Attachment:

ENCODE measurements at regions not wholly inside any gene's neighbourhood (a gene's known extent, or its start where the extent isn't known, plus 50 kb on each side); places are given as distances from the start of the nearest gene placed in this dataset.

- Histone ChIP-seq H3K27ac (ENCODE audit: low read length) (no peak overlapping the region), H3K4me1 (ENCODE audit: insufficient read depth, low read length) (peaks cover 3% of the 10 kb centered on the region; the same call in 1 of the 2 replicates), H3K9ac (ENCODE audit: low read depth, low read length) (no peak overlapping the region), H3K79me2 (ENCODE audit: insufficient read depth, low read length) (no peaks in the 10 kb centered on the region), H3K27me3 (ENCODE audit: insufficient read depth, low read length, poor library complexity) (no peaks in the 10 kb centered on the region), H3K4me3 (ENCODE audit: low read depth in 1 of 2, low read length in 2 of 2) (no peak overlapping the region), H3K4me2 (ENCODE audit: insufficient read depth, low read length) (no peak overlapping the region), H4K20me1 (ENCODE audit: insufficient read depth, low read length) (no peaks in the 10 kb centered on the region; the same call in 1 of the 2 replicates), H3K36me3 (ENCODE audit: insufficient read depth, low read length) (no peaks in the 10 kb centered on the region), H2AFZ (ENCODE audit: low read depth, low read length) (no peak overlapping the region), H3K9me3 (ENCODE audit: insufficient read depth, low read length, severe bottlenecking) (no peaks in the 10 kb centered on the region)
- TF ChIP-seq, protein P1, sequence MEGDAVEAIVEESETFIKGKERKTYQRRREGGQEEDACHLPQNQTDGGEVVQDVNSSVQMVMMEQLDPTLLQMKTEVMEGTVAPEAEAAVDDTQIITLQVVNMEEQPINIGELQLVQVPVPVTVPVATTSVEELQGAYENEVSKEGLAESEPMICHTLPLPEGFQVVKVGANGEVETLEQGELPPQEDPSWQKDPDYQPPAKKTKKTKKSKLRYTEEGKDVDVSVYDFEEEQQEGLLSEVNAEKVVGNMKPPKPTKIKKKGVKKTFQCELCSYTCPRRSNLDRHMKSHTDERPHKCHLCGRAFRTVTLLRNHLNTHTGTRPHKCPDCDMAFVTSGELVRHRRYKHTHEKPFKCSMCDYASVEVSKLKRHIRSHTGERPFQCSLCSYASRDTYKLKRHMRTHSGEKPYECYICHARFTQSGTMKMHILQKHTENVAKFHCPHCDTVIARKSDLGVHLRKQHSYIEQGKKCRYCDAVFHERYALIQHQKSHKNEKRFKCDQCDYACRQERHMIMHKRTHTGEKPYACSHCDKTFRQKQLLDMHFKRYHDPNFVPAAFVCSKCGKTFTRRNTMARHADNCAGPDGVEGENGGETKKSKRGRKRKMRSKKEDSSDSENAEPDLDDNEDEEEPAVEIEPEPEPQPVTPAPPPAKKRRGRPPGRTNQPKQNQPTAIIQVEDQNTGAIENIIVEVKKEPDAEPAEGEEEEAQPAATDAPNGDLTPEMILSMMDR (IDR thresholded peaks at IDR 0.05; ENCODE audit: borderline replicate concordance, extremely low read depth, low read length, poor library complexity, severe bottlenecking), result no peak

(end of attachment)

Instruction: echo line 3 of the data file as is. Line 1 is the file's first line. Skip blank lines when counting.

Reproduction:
- TF ChIP-seq, protein P1, sequence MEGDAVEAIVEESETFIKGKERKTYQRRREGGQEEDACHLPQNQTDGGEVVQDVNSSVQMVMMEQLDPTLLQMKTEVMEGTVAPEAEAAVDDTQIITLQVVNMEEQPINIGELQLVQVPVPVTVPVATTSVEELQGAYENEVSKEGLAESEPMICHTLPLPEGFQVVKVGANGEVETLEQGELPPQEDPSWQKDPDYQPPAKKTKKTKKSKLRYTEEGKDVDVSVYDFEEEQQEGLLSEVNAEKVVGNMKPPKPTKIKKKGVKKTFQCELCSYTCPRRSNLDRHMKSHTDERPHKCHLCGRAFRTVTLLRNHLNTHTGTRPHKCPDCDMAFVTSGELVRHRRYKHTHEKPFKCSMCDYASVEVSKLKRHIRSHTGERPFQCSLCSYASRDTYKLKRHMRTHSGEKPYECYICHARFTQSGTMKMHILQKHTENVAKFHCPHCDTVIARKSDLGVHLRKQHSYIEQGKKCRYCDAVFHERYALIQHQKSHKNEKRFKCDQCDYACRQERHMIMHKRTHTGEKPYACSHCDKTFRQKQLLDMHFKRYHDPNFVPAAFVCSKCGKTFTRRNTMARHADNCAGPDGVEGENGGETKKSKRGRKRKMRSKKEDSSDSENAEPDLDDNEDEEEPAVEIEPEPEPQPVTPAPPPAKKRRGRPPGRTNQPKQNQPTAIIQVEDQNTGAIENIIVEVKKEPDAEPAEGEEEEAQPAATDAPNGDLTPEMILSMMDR (IDR thresholded peaks at IDR 0.05; ENCODE audit: borderline replicate concordance, extremely low read depth, low read length, poor library complexity, severe bottlenecking), result no peak